I came away with much the same feeling about GH as you did Min. He seemed to readily accept the viewpoints of other researchers, past and present, such as Posnansky, Hapgood, West, Bauval, et al. Whether he meant to come across that way I'm not sure. But in doing so, he didn't seem to come across with his own position very well.
That position to me seems to one of Hyperdiffusionism, meaning that there must have been a higher civilization in humanities past and it had been lost, rather than the smooth linear growth to civilization that we are taught today.
Nothing else he said made more sense to me than the fact that at the end of the last glaciation, enough prime real estate was submerged as to equal the size of a continent. With the melting ice and subsequent rise in sea level, also came dramatic climate change. Steppes became forests, and lush savannah became arid desert. This created a human diaspora larger than any before or since. With that diaspora went bits of former culture, language, and knowledge. I personally believed this before I read this book.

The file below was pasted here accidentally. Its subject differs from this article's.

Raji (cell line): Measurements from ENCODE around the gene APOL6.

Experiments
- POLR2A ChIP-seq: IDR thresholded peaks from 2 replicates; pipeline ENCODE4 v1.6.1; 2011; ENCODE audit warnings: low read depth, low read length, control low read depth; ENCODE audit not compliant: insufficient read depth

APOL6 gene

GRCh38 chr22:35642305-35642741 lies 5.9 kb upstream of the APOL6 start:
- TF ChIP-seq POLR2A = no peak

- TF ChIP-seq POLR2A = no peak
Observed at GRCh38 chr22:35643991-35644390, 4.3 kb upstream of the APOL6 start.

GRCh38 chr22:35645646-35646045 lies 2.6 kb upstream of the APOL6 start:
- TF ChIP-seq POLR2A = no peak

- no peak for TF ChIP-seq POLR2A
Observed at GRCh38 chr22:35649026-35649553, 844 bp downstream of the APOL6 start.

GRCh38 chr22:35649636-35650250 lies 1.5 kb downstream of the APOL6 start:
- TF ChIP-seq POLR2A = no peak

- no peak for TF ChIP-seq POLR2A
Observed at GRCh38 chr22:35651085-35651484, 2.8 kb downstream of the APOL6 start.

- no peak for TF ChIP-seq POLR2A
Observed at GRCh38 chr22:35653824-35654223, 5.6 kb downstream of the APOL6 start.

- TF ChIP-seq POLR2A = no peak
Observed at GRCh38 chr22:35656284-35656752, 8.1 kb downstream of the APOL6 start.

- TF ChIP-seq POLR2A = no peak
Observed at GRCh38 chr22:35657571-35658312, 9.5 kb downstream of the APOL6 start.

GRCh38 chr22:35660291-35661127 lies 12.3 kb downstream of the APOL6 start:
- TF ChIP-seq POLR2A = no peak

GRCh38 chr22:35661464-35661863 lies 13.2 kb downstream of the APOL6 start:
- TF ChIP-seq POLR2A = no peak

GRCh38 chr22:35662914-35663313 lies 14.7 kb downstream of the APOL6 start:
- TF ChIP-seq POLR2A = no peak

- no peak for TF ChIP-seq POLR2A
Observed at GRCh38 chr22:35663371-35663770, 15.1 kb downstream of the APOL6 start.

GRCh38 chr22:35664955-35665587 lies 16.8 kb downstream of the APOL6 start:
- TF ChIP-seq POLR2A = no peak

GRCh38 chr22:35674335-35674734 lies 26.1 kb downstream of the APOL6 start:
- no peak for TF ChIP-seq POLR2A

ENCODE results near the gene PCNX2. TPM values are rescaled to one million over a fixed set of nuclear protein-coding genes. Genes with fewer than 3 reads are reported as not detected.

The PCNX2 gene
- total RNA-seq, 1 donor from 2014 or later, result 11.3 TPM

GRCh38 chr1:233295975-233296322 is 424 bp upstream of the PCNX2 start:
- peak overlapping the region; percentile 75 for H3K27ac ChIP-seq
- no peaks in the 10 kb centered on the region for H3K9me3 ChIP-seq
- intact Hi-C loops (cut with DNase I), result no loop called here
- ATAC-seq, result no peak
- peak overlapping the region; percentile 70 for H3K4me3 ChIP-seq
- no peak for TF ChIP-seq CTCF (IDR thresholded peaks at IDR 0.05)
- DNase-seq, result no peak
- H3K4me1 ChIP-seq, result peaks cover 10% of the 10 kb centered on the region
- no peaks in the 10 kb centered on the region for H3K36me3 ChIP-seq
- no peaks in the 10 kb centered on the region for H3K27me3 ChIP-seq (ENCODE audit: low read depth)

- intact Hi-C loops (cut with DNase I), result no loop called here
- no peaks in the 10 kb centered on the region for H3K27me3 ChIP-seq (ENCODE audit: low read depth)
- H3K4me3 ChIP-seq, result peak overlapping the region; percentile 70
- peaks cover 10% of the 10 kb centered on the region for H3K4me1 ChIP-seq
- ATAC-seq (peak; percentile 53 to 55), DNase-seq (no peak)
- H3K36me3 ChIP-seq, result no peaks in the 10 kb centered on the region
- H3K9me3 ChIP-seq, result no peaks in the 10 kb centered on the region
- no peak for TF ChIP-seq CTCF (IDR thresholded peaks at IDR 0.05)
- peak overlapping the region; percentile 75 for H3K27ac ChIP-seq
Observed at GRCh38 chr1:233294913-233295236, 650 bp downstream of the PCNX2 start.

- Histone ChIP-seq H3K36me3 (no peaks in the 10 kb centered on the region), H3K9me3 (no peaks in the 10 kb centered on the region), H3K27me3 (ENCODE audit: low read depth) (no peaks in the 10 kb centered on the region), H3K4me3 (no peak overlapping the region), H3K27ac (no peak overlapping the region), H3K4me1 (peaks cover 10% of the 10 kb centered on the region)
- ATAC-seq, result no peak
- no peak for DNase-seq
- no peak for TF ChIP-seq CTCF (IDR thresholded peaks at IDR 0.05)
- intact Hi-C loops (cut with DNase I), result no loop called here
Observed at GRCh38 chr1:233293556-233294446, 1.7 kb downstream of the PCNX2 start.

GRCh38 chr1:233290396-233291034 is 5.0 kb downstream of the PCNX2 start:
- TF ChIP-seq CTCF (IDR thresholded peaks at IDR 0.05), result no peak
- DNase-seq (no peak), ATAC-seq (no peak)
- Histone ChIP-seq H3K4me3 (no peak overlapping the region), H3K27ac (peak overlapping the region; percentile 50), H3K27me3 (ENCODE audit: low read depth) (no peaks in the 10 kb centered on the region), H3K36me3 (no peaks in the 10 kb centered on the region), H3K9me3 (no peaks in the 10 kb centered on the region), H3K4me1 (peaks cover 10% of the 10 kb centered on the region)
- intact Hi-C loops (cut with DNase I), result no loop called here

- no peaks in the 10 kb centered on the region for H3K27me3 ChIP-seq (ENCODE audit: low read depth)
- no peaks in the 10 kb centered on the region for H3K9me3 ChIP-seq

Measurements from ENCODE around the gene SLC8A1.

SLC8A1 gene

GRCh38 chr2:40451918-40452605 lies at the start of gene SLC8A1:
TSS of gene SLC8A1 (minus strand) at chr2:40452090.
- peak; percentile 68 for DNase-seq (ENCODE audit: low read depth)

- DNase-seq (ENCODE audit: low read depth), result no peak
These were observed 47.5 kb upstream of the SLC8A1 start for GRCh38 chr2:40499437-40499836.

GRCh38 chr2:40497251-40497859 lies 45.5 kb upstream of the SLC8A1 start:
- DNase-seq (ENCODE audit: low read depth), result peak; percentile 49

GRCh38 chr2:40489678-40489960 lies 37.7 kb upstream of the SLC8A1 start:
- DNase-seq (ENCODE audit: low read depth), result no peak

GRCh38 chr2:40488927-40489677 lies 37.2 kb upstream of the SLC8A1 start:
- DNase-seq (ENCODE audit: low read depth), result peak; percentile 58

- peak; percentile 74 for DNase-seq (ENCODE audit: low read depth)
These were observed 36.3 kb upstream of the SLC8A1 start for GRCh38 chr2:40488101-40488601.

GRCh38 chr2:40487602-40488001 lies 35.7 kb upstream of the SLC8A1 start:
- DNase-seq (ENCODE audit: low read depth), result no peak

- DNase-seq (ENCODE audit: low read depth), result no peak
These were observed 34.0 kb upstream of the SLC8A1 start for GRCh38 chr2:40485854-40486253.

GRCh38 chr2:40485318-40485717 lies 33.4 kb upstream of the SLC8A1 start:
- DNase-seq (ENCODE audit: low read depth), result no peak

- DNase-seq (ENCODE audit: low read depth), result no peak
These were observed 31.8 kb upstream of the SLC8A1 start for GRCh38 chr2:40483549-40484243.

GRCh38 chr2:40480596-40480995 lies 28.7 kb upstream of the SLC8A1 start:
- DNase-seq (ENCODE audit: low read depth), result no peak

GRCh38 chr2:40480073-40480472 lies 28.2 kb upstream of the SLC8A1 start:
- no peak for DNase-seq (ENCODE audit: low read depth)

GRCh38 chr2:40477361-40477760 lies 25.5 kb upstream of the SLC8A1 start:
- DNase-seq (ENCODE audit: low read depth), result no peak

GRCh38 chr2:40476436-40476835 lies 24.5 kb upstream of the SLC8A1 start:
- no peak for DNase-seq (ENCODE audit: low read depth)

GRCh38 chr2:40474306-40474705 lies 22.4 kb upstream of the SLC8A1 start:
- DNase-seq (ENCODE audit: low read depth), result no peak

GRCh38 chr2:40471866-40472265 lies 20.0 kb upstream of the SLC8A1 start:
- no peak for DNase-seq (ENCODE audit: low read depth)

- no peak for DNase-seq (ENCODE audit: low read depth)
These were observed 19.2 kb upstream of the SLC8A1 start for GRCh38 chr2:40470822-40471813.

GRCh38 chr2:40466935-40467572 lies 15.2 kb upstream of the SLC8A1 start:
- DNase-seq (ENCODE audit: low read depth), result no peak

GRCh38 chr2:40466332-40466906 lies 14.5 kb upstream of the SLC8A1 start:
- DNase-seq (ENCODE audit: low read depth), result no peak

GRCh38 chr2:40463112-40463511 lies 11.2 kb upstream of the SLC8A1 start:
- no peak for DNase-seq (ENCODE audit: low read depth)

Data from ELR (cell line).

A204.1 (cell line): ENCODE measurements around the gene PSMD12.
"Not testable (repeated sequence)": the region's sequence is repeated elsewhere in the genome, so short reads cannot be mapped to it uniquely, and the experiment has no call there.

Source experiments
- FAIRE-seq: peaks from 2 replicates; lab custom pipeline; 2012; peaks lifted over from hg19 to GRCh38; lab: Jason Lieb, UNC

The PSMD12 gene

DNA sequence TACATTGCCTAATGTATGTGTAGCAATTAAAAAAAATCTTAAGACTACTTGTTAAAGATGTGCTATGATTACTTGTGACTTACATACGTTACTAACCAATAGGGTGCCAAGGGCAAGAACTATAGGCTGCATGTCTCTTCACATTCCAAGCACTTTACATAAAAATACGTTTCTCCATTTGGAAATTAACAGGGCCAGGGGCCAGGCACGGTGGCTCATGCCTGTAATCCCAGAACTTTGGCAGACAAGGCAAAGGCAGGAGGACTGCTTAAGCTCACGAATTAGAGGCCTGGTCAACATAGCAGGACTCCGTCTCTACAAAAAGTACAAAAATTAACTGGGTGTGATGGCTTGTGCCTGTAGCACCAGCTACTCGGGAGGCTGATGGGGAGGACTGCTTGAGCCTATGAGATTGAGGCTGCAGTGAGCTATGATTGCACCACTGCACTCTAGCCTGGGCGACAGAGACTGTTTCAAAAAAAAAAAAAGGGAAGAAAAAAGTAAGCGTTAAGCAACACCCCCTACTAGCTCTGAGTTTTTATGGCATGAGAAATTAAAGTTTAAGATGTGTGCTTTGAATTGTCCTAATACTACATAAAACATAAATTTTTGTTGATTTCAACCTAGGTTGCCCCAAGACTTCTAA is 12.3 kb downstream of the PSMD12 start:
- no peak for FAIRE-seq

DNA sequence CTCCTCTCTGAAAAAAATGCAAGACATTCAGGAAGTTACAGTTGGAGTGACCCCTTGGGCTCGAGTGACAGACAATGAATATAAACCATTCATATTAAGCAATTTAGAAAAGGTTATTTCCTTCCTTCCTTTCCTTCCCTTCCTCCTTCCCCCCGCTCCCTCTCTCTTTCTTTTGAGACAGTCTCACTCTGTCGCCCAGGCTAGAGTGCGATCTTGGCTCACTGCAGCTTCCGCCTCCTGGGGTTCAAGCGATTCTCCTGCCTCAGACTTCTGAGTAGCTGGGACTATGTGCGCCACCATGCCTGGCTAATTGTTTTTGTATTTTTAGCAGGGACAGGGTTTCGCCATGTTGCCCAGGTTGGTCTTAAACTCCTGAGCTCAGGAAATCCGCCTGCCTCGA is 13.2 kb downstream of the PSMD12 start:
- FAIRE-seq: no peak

More than reading this book however, the real education I got was experiencing the reactions of some people to the review, and their overt attempts to silence it. Before that I didn't realize such primitive attitudes still existed, even though history is full of the tragedies of Spanish monks and Nazi book burnings, so perhaps I shouldn't have been too surprised.
All in all, to the novice who is interested I recommend the book, along with a study of orthodox explanations. Too much of either side can create imbalance.
Thanks to Min for agreeing to help and act as the protagonist. That was in the beginning anyway. He didn't give it up. For myself, I had a lot of fun.